James Earle

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Sir James Earle (1755–1817) was a celebrated British surgeon, renowned for his skill in lithotomy.

Earle was born in London. After studying medicine at St. Bartholomew's Hospital, he became the institution's assistant surgeon in 1770. Due to the temporary incapacity of one of the hospital's surgeons, Earle performed one-third of St. Bartholomew's operations between 1776 and 1784. At the end of this phenomenal feat, Earle was elected to be a surgeon on 22 May 1784 and remained until 1815. Just two years later, he was appointed surgeon-extraordinary to George III.

In March, 1794 he was elected a fellow of the Royal Society.[1] He was knighted in 1807. He married the daughter of Percivall Pott, the hospital's senior surgeon, and their third son, Henry Earle, also became a surgeon at St. Bartholomew's.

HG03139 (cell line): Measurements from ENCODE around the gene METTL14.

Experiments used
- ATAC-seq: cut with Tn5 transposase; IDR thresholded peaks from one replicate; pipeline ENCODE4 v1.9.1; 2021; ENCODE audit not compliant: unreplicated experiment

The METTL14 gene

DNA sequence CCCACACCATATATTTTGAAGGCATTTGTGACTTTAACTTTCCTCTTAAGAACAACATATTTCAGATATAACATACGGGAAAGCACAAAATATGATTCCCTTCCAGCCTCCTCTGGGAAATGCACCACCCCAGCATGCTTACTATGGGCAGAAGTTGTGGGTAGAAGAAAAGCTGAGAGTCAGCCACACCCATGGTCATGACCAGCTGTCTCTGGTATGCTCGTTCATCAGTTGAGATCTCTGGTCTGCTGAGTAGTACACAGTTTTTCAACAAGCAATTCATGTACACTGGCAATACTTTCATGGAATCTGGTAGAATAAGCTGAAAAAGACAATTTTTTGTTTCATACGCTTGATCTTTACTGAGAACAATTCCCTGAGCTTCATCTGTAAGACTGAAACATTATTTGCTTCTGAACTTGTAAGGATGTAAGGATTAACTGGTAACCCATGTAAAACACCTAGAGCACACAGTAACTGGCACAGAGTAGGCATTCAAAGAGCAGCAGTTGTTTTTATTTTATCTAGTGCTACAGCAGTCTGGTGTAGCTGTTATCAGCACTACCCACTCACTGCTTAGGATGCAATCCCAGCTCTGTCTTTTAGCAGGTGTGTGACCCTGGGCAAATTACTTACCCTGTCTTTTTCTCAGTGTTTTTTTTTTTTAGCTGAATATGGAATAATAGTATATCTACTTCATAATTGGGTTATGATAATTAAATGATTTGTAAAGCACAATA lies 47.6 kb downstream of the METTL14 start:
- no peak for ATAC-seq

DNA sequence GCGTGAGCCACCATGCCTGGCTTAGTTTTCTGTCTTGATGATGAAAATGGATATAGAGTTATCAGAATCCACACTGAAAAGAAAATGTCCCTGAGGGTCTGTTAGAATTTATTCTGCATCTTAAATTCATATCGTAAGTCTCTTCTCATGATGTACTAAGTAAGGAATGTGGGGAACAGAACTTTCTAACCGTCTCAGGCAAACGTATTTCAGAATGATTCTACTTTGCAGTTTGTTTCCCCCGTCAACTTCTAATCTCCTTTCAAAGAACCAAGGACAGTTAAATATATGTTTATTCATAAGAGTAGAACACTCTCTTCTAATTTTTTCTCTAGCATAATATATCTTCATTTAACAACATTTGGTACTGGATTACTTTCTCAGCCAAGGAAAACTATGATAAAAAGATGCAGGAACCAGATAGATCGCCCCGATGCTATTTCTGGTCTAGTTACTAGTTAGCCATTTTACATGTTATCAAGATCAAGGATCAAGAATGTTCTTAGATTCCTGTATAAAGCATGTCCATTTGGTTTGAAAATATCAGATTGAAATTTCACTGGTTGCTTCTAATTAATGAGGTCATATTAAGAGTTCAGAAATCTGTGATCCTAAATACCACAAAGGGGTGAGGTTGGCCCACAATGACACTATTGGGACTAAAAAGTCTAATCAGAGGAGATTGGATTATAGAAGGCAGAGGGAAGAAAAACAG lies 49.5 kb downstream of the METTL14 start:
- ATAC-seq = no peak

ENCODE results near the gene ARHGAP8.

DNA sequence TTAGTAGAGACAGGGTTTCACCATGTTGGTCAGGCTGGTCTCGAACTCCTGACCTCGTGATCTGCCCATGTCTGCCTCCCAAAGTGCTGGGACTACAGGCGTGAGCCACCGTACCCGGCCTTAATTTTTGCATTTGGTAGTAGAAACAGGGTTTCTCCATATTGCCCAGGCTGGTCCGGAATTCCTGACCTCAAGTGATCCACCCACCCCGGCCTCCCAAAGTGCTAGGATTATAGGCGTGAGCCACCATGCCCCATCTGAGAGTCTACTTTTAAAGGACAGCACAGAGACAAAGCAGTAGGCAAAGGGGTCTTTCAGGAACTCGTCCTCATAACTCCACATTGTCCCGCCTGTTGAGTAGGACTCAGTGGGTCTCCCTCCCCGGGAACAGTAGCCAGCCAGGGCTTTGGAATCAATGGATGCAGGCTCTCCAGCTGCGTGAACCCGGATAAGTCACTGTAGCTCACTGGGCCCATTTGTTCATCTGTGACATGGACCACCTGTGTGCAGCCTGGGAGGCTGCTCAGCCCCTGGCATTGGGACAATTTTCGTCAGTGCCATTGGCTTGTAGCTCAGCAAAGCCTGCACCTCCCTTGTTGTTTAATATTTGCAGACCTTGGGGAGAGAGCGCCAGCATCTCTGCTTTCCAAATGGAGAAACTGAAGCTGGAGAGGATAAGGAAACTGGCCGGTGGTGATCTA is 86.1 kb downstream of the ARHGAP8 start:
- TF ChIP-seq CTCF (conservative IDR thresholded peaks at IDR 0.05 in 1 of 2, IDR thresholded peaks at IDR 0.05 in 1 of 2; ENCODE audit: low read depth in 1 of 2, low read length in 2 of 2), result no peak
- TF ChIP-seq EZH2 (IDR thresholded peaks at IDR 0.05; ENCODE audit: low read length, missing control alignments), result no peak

Earle write a memoir of Pott that was subsequently attached to his complete works (1790) and a biography of William Austin. Earle was renowned for his surgery skills, particularly in lithotomy. He also published several medical works: A Treatise on the Hydrocele (1791, with additions in 1793, 1796, and 1805), Practical Observations on the Operation for Stone (1793), A New Method of Operation for Cataract (1801), and Letter on Fractures of the Lower Limbs (1807).[2]

References[edit]

  1. ^ "Library and Archive Catalogue". Royal Society. Retrieved 29 November 2010. 
  2. ^ Moore, Norman and Michael Bevan. "Sir James Earle." Oxford Dictionary of National Biography. Oxford University Press (2004). Retrieved on 21 July 2007.